The U.S. should engage China on the diplomatic and economic fronts to redress intellectual property rights issues, rely on our existing powerful military deterrent, and encourage our regional partners to bolster their defenses. 


China has undergone a diplomatic, economic and military modernization that has seen them rise to become the second-largest economy and a potent regional military power. China underwent an economic and diplomatic evolution that has a global reach. But its military development has been local and regional nature. 

China has taken controversial actions; they have militarized artificial islands in the South China Sea, have imposed a restrictive new National Security Law in Hong Kong, and continue threatening force to reunify with Taiwan. The Washington blob argues, these actions have initiated a global military threat that American military power must counter.

The Chinese armed forces focus on; 1) building the capacity to make good on their long-standing threat to reunify Taiwan and 2) deterring the U.S. from intervening militarily in Taiwan.

They are building assault ships, beach landing craft, and missile forces in preparation for an invasion of Taiwan and have engaged in constructing considerable anti-access, area-denial (A2/AD) defensive belts to prevent American attacks against the Chinese homeland. 

China shares a land border with 14 countries and sea borders with several more. These include nuclear powers such as Russia, India, North Korea, and Pakistan and potent regional powers like Japan, South Korea, Taiwan, and Vietnam. Beijing is far more concerned with regional security than in launching into territorial conquest elsewhere. The United States borders two vast oceans and two friendly countries. China is in a far more vulnerable position.

The Chinese leadership has its hands full trying to maintain local and regional security. It remains far more interested in developing its economy than in any consideration of threatening to attack other countries around the world, much less the United States.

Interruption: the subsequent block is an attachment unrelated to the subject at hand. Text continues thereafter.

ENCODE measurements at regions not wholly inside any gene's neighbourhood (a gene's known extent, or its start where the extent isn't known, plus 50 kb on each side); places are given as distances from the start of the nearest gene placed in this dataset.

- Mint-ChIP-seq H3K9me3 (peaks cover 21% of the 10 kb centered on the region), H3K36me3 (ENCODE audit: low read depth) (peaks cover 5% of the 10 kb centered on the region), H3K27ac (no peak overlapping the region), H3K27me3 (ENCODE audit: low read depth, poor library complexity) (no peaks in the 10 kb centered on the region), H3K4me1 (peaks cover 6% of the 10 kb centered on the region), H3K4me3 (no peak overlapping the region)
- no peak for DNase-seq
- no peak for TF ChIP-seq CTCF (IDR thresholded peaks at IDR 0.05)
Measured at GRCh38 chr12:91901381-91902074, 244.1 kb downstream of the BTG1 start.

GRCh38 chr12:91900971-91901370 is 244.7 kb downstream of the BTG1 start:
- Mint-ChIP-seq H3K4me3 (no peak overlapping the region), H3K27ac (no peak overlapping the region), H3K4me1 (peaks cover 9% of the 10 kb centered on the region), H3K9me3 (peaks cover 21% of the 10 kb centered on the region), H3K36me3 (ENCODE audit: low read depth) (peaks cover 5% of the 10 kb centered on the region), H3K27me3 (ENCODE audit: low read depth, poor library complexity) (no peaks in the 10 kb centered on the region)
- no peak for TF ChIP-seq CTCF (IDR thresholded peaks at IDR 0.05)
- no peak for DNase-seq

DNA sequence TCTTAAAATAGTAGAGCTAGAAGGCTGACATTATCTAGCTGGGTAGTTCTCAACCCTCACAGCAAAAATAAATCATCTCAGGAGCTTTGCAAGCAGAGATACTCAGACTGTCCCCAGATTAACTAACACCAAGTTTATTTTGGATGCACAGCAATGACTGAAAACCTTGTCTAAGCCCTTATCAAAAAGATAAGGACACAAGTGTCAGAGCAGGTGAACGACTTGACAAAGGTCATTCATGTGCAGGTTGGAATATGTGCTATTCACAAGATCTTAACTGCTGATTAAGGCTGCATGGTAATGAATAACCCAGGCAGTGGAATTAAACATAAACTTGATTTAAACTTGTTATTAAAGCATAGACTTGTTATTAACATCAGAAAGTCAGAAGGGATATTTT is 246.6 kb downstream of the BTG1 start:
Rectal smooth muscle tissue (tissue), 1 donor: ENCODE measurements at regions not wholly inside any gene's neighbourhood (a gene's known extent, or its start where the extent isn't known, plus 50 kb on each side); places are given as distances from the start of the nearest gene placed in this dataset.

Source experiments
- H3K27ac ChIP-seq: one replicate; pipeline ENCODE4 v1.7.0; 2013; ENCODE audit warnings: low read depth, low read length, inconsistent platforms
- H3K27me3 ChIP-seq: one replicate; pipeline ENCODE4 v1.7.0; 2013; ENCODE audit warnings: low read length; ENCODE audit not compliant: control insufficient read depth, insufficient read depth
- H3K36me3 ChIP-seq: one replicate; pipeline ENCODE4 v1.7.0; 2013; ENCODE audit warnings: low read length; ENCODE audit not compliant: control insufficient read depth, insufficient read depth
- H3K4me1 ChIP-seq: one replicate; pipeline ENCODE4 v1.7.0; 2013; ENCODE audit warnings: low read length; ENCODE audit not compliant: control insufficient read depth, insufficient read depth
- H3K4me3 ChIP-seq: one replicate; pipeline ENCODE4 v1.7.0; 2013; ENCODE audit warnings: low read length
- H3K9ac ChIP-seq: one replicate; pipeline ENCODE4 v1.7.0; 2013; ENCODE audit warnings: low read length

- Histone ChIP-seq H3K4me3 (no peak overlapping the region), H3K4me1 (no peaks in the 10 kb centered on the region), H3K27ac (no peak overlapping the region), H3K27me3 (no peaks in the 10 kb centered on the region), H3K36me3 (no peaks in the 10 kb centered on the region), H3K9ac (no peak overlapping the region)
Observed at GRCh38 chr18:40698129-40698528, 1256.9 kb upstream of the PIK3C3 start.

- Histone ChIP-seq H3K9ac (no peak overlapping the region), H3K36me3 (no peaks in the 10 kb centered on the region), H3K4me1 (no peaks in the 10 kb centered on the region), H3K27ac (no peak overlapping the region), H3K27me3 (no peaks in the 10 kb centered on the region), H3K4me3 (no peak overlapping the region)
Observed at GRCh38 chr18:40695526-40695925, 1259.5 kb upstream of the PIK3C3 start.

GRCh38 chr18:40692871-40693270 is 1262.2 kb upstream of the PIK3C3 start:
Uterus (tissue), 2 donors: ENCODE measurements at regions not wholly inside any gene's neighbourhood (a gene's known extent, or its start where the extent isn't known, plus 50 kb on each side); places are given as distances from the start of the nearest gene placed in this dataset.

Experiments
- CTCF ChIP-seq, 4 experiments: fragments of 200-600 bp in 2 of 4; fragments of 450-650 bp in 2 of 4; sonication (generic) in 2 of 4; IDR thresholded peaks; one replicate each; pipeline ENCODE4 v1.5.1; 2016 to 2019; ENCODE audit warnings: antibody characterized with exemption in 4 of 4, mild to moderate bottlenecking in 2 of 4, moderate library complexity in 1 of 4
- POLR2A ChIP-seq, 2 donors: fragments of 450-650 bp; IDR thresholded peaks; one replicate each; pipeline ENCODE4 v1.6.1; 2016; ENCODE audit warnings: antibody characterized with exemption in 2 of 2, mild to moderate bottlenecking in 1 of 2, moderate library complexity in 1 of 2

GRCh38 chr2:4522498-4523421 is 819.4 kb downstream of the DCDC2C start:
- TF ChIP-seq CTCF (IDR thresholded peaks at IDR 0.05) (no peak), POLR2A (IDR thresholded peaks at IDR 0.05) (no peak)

China has not created the physical ability to project sufficient power abroad for territorial conquest. Chinese warships are not sailing down the East Coast into the Caribbean; Beijing is not filling Latin America with bases and troops; Chinese officials are not attempting to dictate American policy regarding Cuba. China is not demanding aggressive posturing in the Western Hemisphere to contain America. 


Where is the threat? The threat is to the American taxpayer. Those of us that continually finance the latest military expansion. In a security state, the military budgets never get cut. Because when the expenses of one war diminish, another conflict starts. After all, the trick to maintain and expand a government budget is spending all of it.    

The U.S. should not go to war with a nuclear-armed power over worthless rocks, or the sovereignty of Scarborough Shoal, or the Chinese interest in reuniting Taiwan. Washington has to know that NATO will not join an American crusade against China. Blinken is foolish to expect NATO to send a task force to the Indo-Pacific to help drive the Chinese navy back into their territorial waters?


At the 2021 Munich Security Conference, President Biden promised, “the United States is fully committed to our NATO Alliance.” He went on to say, ” we’ll keep faith with Article 5. It’s a guarantee. An attack on one is an attack on all. That is our unshakable vow. “

Then the NATO Summit, Secretary of State Blinken also mentioning the Article 5 clause of NATO, promising to go to war for other countries. Whether these promises are pre-game prep talks or bluster, they are playing with fire. Please don’t poke the Dragon.